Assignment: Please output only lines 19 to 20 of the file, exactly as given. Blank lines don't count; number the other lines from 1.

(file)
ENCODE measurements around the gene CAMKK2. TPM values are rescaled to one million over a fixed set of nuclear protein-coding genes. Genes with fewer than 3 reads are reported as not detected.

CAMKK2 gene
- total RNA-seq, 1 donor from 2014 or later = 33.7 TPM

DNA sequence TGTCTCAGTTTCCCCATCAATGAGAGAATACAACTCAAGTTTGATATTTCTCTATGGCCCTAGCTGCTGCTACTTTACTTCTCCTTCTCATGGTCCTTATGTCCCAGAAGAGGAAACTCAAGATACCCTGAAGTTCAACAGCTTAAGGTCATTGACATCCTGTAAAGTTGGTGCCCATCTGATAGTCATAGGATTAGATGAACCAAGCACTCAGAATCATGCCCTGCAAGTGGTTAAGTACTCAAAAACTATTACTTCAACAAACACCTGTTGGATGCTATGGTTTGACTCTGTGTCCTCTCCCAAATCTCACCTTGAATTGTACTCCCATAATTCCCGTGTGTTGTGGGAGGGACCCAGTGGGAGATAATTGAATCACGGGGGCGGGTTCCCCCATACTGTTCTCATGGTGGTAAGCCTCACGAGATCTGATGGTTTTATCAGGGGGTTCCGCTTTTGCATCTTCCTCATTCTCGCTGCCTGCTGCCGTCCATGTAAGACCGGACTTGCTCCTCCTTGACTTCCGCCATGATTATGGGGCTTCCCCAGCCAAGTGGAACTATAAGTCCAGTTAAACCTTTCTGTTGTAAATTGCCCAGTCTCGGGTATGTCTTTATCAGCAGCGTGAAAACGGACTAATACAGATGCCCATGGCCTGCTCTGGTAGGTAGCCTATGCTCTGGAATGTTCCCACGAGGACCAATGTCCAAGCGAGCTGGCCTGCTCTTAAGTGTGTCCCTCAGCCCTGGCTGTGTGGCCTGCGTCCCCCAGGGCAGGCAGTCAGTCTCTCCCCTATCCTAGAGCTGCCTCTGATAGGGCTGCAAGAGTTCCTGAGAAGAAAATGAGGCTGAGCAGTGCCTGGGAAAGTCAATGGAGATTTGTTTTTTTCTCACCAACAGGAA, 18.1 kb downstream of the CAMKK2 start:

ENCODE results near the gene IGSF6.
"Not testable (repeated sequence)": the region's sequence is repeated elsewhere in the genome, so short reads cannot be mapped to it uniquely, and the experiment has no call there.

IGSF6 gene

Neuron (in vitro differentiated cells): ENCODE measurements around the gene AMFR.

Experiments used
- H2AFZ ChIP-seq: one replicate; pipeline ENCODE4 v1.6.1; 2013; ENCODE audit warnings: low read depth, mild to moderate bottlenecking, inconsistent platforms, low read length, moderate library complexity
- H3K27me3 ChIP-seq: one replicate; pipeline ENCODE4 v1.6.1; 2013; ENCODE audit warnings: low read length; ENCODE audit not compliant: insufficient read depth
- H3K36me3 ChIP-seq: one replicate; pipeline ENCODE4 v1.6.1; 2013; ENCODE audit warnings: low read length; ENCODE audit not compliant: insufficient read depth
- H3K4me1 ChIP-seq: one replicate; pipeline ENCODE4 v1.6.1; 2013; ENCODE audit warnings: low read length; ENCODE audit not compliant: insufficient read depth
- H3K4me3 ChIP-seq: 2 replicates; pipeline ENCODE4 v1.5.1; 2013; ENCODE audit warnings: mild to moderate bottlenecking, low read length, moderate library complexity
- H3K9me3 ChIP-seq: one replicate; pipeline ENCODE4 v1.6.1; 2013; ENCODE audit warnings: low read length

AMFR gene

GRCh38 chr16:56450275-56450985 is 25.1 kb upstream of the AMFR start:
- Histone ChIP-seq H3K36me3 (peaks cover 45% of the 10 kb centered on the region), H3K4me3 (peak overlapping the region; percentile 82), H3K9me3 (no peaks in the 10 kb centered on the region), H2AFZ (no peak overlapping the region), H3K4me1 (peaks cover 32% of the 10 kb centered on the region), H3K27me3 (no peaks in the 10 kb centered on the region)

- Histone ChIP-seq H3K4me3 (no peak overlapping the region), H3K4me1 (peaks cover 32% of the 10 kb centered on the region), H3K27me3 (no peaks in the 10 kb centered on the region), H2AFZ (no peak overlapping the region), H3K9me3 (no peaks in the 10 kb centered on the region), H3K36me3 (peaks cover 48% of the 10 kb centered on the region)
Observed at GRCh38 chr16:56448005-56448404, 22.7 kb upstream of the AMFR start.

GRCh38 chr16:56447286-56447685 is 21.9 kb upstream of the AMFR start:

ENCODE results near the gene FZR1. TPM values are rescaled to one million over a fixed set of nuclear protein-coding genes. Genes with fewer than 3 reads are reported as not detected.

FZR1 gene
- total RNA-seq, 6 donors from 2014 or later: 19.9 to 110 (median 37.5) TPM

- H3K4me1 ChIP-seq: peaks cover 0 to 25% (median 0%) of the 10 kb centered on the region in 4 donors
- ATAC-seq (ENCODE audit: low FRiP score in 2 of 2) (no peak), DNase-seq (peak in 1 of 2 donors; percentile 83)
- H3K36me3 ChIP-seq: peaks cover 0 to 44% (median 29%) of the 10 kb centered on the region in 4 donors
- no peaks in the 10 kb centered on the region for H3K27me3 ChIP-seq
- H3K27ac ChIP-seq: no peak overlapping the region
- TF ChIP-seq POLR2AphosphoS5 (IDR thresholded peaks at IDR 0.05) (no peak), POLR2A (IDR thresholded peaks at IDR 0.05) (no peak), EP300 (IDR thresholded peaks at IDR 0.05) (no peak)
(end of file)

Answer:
- Histone ChIP-seq H3K4me3 (no peak overlapping the region), H3K4me1 (peaks cover 32% of the 10 kb centered on the region), H3K27me3 (no peaks in the 10 kb centered on the region), H2AFZ (no peak overlapping the region), H3K9me3 (no peaks in the 10 kb centered on the region), H3K36me3 (peaks cover 48% of the 10 kb centered on the region)
Observed at GRCh38 chr16:56448005-56448404, 22.7 kb upstream of the AMFR start.